How Architects Can Market Themselves More Effectively


Recently, I had the need to research information on architecture firm websites and, after randomly visiting about three dozen sites, I began to notice something in common between them.

(The websites that I visited belong to firms that are on Architectural Record’s Top 300 list. These firms are located across the country, focus on various areas of design and engineering, and generate between $7 million and $1 billion in revenue.)

First, none of these firms, none, use video as part of their digital or, more specifically, website marketing strategy. Instead, most every firm had some sort of slide show predominately placed on their home page, which consisted of a rotation of static project images. Second, most of these websites had nothing to offer me, or a prospective client for that matter, in the way of news, articles, downloads, thought pieces, etc. (i.e., unique content). The only content that was presented, either on the home page or secondary pages, was information about the firm’s history, leadership/staff, projects, press mentions, news, awards and design philosophy (all somewhat standard information).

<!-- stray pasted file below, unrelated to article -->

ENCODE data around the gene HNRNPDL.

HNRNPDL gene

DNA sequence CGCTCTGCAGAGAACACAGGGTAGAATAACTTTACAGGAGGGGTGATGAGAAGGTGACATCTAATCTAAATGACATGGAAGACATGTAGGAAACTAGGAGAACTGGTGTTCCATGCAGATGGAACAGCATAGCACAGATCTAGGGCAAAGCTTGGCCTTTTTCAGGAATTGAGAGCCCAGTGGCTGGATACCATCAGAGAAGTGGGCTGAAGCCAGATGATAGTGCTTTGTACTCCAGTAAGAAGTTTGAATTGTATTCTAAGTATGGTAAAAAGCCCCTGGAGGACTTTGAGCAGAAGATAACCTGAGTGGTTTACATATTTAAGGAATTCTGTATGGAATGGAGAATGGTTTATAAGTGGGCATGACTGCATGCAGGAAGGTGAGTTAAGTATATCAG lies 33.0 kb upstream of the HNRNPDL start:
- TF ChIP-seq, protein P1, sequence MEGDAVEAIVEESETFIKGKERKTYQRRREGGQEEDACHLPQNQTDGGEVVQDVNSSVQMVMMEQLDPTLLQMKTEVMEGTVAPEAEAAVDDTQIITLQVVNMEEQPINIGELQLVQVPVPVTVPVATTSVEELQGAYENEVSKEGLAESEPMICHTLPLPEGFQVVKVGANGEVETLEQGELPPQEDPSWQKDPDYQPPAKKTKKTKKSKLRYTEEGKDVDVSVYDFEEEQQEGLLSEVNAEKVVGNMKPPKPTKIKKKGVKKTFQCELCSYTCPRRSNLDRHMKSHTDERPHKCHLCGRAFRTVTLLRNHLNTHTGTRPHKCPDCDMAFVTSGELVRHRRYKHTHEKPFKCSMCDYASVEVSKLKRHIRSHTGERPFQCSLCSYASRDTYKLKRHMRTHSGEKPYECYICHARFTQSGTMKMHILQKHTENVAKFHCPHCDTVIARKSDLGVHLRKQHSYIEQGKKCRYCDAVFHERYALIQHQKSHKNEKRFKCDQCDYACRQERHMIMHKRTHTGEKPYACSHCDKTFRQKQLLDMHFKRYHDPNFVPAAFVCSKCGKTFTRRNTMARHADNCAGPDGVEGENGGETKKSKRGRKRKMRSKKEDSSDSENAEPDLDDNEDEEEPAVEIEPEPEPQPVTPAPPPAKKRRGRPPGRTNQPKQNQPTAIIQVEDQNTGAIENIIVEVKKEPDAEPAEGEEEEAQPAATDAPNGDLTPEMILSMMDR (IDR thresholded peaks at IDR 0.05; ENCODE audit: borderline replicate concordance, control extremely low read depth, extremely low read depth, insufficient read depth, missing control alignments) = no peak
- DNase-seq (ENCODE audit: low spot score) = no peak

As I made these observations, I began to ask myself, how do these firms plan to differentiate themselves versus the competition, specifically as it relates to being on the Internet? How do these firms plan to generate business development leads or interest, in general, if there is no content being offered? And, how do these firms plan to make their intangible services (i.e., design and construction management services) that much more tangible without offering any kind of interactive experience?